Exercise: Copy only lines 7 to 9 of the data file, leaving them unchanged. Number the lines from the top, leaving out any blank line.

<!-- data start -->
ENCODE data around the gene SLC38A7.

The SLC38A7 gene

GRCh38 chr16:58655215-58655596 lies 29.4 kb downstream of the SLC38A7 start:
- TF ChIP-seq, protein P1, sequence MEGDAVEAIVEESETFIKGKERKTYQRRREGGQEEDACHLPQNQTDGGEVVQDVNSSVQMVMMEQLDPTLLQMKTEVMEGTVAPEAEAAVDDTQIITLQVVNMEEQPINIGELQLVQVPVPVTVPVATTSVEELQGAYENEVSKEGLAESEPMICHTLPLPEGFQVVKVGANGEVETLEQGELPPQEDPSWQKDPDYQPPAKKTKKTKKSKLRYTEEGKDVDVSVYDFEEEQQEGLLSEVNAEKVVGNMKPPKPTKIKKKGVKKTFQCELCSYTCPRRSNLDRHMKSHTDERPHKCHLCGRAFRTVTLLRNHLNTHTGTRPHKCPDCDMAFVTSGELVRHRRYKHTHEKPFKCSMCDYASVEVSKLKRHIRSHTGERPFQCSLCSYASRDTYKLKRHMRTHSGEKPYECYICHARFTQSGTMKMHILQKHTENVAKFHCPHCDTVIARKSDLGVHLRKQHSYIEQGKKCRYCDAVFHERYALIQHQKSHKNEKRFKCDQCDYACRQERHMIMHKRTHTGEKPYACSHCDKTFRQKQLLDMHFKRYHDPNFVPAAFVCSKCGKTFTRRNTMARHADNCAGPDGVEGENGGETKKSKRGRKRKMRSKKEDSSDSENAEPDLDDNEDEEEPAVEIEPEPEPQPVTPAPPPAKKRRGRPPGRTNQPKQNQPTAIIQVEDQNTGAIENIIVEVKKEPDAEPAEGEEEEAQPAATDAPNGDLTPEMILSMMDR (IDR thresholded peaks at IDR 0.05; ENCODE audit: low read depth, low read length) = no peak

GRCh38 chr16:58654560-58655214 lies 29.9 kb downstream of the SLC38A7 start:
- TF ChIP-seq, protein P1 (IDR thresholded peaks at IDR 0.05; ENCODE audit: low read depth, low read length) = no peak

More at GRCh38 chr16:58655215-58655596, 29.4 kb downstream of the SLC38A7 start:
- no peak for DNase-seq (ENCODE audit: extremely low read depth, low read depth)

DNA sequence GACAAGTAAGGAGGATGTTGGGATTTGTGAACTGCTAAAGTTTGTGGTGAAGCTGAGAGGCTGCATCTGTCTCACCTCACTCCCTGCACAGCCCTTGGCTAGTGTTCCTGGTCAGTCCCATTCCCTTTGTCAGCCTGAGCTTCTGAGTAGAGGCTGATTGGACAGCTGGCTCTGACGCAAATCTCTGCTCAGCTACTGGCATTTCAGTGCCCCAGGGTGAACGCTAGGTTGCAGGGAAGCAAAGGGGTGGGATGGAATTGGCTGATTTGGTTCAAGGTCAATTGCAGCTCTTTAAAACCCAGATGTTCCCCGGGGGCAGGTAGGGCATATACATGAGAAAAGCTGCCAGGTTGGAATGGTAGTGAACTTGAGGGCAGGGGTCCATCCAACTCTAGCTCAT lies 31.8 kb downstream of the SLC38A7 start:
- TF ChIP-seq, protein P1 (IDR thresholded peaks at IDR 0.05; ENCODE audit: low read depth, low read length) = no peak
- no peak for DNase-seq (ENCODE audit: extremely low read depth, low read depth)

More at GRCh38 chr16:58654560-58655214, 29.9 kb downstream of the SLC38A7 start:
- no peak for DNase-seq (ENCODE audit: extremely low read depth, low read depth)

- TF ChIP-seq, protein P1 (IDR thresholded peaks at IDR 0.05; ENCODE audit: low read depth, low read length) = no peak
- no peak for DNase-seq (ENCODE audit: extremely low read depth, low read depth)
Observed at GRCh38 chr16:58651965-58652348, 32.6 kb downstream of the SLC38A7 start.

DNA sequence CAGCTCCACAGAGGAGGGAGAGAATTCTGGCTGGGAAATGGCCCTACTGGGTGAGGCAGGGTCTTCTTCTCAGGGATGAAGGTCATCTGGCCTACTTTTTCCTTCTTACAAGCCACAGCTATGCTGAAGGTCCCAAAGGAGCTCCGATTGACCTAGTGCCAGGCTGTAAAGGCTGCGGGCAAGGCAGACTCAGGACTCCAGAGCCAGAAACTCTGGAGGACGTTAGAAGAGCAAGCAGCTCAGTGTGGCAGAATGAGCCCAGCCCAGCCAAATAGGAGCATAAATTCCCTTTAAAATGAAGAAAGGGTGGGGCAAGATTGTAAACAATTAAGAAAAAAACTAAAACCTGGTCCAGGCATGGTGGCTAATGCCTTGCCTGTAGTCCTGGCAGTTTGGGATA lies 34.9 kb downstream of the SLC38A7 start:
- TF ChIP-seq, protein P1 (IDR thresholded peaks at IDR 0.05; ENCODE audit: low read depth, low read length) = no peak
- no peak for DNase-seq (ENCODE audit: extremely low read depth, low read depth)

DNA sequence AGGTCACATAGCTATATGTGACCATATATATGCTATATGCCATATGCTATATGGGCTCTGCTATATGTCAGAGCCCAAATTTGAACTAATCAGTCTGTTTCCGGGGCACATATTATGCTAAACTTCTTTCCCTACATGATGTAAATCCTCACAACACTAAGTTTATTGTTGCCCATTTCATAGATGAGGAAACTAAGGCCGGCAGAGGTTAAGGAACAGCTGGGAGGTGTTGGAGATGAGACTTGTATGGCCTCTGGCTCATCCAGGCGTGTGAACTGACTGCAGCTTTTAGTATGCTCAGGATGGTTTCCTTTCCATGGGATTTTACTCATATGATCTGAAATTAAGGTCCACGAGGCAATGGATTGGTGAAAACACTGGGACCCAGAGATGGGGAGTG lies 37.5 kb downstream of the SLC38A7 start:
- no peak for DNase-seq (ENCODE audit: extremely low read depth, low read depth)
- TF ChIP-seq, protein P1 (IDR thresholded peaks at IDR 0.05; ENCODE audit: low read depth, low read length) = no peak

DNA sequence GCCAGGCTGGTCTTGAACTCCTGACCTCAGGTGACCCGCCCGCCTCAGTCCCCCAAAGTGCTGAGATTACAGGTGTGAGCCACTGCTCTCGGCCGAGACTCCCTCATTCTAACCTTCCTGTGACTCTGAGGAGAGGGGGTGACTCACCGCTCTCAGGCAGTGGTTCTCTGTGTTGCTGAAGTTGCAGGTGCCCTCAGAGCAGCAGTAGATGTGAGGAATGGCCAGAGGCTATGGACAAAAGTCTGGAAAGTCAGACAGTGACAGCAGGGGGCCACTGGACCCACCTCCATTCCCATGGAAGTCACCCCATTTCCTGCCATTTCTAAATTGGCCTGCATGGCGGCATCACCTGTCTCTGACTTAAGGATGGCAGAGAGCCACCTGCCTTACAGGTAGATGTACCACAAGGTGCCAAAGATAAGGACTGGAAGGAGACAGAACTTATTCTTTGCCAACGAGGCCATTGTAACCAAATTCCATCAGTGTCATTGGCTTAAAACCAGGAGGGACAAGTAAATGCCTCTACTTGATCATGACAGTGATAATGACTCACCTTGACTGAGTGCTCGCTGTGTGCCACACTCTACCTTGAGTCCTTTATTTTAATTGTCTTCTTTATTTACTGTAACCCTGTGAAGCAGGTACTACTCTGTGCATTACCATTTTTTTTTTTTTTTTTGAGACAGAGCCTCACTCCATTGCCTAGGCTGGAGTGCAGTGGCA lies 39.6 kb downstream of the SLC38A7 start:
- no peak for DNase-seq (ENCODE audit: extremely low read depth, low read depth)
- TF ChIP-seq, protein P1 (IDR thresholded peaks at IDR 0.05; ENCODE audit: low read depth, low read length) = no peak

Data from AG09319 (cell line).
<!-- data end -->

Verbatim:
More at GRCh38 chr16:58655215-58655596, 29.4 kb downstream of the SLC38A7 start:
- no peak for DNase-seq (ENCODE audit: extremely low read depth, low read depth)

DNA sequence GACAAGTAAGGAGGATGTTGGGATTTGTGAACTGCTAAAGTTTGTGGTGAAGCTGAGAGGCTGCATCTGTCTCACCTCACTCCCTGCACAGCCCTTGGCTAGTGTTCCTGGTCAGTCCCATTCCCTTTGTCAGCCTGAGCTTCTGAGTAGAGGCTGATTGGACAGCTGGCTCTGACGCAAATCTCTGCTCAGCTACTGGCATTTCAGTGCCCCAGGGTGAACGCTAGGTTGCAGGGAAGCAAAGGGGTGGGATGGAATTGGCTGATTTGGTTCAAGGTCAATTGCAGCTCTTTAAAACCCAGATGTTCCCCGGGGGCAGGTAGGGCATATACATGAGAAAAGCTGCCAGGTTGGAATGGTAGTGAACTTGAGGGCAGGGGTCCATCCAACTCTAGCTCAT lies 31.8 kb downstream of the SLC38A7 start: